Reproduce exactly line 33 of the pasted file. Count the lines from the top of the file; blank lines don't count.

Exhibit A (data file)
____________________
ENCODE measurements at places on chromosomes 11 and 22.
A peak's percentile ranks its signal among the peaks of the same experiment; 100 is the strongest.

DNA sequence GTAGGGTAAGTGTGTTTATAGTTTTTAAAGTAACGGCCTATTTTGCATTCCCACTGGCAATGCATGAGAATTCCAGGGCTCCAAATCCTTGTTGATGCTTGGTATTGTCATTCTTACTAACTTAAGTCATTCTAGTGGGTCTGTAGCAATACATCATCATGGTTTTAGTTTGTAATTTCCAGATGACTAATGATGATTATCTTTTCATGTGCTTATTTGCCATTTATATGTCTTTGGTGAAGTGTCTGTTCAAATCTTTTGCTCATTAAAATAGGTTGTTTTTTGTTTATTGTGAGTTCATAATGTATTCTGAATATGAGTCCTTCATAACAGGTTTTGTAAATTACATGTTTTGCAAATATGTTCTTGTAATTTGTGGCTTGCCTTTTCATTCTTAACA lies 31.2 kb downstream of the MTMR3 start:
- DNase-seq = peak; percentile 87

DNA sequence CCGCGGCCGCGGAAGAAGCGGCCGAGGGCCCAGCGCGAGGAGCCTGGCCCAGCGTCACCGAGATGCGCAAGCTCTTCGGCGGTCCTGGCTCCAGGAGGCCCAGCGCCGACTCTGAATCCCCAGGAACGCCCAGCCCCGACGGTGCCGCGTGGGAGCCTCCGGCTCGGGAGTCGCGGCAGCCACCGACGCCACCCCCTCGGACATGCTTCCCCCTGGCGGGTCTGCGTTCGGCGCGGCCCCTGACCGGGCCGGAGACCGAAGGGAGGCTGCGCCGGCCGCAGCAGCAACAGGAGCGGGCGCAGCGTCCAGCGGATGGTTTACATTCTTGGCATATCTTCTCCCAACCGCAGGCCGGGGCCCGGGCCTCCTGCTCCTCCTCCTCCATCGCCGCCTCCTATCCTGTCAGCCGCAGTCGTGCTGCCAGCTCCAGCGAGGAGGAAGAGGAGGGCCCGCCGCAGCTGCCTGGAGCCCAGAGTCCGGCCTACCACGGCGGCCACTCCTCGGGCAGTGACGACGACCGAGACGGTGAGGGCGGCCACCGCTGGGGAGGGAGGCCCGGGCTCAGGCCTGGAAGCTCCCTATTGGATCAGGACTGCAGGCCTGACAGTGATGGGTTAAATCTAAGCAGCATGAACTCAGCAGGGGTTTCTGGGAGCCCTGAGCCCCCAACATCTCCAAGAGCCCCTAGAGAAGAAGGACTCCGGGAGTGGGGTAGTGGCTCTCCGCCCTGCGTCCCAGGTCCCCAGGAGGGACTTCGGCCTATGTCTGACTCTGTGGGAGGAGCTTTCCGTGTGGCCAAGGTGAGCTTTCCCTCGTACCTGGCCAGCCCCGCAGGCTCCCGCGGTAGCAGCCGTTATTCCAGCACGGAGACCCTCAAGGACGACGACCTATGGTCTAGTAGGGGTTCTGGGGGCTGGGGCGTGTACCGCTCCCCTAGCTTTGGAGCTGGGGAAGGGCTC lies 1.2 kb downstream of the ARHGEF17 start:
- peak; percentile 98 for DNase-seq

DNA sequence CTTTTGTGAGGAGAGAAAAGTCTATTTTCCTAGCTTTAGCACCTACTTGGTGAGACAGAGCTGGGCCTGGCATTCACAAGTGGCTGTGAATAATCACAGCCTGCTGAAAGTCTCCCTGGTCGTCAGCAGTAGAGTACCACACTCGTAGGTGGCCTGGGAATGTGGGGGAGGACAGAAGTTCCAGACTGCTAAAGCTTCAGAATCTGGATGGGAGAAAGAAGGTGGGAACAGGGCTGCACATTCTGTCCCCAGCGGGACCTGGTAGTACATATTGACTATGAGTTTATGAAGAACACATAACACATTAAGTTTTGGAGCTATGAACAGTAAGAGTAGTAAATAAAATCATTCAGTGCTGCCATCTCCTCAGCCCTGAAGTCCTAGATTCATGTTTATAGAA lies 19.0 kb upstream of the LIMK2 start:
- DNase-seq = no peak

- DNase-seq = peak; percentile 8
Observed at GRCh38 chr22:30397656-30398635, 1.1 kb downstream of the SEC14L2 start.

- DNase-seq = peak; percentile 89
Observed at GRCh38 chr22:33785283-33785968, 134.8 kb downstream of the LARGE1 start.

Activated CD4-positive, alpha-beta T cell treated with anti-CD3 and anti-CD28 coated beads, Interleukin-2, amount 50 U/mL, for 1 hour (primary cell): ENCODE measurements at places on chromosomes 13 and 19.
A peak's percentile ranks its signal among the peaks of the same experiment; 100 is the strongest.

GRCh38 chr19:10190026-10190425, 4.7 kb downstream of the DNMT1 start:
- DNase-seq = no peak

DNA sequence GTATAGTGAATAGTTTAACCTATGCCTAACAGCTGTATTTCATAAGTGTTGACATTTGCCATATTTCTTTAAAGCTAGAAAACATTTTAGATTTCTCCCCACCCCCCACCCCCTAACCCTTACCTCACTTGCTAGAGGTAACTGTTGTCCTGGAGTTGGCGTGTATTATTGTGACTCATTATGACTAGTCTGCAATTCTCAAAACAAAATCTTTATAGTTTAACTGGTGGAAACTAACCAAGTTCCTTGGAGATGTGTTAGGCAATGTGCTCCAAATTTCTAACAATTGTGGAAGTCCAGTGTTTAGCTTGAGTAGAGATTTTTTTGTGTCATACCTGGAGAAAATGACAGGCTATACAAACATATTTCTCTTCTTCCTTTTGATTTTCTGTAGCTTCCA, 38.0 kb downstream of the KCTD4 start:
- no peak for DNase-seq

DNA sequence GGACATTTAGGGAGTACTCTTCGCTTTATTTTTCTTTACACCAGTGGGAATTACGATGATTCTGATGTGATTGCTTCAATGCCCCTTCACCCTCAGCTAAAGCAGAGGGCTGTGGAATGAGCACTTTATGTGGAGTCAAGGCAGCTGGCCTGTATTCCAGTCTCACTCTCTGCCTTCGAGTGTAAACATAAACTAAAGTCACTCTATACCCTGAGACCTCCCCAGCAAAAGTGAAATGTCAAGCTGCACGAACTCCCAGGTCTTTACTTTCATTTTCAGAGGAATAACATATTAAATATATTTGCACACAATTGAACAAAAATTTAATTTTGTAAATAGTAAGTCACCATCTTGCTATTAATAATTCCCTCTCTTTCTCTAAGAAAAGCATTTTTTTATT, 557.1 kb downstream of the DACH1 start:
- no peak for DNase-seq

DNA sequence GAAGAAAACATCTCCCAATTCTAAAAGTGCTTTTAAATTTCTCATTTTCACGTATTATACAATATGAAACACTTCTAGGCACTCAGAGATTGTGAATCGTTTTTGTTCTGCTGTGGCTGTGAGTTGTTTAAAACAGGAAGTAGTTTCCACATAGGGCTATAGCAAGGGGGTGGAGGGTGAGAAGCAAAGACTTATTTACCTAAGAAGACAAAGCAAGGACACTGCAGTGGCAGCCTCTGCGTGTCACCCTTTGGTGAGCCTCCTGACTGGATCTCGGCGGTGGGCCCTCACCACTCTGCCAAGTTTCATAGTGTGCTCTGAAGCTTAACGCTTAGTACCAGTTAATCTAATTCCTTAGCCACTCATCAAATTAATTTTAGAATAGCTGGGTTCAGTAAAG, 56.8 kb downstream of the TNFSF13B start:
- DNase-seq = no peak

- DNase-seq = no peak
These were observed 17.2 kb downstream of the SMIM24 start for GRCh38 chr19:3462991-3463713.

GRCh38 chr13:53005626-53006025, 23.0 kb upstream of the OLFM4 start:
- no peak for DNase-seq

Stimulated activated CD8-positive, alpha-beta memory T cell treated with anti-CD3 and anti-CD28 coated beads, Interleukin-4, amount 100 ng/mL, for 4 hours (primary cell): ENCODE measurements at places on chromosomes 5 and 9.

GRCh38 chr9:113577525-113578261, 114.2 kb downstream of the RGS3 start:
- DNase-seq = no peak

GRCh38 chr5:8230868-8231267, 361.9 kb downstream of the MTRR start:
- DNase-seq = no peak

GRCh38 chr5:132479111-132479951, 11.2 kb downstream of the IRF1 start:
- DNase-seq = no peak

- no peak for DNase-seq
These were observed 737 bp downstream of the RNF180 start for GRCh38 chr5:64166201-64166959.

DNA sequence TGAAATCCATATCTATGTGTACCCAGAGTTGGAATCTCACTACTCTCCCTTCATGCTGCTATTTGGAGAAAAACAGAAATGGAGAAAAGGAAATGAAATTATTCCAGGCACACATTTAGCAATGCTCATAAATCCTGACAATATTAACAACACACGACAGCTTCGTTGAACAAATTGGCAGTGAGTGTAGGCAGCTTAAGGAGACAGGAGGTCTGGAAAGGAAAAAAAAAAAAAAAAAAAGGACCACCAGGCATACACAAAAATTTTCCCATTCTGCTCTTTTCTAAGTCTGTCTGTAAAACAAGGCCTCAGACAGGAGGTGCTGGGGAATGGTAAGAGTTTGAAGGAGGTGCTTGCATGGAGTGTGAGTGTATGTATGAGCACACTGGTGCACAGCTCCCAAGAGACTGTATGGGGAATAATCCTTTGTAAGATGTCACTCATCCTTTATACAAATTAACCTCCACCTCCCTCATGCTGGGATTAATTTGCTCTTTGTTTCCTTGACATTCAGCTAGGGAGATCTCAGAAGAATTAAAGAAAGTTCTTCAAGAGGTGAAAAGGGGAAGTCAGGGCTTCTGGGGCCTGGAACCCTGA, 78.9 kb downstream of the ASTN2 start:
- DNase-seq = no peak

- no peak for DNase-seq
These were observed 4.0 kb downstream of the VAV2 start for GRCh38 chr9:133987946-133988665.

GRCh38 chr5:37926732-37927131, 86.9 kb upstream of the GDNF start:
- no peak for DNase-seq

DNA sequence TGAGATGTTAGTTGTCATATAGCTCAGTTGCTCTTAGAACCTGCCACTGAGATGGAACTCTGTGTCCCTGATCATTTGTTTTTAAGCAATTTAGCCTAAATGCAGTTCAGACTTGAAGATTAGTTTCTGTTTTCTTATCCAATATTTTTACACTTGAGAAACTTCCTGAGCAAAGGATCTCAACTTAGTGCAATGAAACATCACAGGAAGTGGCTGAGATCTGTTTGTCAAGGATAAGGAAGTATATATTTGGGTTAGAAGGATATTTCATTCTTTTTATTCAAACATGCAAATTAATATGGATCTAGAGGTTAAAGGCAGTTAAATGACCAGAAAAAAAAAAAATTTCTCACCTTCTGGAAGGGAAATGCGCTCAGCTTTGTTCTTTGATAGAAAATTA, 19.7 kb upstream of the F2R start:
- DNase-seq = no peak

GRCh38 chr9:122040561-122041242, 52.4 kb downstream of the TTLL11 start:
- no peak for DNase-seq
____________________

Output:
- DNase-seq = no peak